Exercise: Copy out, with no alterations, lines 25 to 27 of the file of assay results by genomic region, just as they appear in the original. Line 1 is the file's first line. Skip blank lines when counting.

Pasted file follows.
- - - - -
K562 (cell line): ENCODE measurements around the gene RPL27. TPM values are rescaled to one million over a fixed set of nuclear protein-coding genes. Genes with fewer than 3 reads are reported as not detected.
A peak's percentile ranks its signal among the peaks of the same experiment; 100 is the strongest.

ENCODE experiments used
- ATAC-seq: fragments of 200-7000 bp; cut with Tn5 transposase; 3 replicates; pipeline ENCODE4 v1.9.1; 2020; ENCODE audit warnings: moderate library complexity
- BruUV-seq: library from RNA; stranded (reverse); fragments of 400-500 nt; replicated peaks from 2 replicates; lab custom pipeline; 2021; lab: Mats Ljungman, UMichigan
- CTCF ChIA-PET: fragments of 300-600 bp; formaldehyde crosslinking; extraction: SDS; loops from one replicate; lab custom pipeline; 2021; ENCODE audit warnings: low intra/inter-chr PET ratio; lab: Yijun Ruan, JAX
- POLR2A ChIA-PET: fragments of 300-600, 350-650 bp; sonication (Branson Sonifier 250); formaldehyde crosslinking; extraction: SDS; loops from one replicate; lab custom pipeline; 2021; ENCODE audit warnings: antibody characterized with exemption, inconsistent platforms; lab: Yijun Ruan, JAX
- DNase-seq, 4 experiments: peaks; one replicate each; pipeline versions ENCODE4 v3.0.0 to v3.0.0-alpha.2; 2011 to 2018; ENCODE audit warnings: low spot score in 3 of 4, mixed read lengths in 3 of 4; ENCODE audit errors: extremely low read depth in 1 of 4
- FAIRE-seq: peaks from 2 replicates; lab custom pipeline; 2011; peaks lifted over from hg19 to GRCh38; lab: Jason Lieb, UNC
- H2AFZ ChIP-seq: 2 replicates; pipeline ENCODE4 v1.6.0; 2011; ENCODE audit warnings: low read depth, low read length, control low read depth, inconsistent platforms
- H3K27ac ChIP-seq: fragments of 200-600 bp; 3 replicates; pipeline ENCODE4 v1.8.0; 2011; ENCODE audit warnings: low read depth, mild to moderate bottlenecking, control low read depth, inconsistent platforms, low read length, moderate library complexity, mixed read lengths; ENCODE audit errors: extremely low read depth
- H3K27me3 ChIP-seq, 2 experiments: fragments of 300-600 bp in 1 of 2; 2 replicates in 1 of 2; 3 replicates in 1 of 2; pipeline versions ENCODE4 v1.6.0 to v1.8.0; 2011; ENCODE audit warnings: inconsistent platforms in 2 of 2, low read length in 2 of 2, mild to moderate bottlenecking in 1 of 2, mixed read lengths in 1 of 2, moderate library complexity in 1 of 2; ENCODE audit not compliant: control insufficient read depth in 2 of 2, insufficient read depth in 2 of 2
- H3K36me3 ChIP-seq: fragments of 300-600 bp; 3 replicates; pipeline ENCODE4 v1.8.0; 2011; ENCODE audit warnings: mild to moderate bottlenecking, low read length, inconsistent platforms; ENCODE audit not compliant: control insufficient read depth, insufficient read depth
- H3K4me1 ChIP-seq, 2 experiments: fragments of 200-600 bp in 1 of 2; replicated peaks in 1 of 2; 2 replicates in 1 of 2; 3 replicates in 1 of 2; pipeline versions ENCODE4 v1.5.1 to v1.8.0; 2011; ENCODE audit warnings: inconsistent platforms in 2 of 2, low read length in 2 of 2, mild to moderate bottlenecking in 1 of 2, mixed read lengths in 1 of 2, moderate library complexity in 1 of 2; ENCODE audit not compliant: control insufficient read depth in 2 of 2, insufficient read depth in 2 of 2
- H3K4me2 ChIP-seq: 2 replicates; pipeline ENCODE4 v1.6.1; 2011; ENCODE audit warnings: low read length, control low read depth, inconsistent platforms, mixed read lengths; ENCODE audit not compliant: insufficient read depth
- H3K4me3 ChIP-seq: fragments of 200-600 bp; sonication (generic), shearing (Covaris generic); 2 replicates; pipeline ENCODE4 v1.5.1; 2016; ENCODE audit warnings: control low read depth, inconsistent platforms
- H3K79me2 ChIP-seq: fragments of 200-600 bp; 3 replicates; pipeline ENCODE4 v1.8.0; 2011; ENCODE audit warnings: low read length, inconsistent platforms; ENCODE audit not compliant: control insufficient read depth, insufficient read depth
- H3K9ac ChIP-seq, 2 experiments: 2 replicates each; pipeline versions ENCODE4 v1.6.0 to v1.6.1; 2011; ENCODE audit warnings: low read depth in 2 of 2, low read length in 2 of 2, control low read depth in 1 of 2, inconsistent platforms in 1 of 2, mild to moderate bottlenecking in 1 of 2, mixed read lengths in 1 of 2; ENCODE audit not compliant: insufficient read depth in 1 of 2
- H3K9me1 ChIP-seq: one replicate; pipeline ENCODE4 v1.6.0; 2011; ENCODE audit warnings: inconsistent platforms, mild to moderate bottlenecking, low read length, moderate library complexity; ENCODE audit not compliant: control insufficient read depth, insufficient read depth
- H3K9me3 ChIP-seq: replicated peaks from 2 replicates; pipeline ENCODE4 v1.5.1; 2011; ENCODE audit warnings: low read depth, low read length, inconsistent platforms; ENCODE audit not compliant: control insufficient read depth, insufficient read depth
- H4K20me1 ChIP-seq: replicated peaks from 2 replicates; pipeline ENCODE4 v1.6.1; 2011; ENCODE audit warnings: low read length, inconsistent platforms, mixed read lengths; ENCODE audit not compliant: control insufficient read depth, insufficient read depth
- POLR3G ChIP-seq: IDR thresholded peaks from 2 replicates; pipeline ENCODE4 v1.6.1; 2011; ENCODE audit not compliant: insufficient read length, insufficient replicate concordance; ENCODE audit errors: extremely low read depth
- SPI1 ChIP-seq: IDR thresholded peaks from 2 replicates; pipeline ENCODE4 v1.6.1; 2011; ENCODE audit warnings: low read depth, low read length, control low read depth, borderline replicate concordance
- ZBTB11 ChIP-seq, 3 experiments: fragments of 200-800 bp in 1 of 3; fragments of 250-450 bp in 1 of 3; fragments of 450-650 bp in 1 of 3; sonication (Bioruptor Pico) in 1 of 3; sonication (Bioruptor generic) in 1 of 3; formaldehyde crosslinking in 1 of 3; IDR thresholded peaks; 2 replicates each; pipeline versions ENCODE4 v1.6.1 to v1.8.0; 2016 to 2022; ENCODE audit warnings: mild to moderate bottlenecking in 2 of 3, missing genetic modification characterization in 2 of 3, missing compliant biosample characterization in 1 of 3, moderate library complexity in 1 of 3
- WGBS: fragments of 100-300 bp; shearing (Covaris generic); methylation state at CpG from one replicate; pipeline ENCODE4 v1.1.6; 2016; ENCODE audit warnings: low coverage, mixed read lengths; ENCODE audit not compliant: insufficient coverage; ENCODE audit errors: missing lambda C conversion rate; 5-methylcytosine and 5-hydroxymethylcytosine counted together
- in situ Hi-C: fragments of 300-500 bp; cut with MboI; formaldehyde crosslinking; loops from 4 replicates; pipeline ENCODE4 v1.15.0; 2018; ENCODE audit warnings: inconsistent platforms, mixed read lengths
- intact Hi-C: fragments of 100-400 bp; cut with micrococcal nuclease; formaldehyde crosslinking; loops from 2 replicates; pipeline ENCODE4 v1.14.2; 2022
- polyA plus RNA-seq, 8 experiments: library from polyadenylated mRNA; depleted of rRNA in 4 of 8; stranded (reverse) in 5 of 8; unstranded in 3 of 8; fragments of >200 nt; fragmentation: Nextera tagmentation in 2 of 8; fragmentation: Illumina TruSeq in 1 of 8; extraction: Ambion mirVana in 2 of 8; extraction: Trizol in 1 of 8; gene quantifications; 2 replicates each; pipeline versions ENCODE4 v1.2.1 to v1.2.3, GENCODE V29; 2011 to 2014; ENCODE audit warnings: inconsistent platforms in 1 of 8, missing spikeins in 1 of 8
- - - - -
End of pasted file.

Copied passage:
- WGBS: fragments of 100-300 bp; shearing (Covaris generic); methylation state at CpG from one replicate; pipeline ENCODE4 v1.1.6; 2016; ENCODE audit warnings: low coverage, mixed read lengths; ENCODE audit not compliant: insufficient coverage; ENCODE audit errors: missing lambda C conversion rate; 5-methylcytosine and 5-hydroxymethylcytosine counted together
- in situ Hi-C: fragments of 300-500 bp; cut with MboI; formaldehyde crosslinking; loops from 4 replicates; pipeline ENCODE4 v1.15.0; 2018; ENCODE audit warnings: inconsistent platforms, mixed read lengths
- intact Hi-C: fragments of 100-400 bp; cut with micrococcal nuclease; formaldehyde crosslinking; loops from 2 replicates; pipeline ENCODE4 v1.14.2; 2022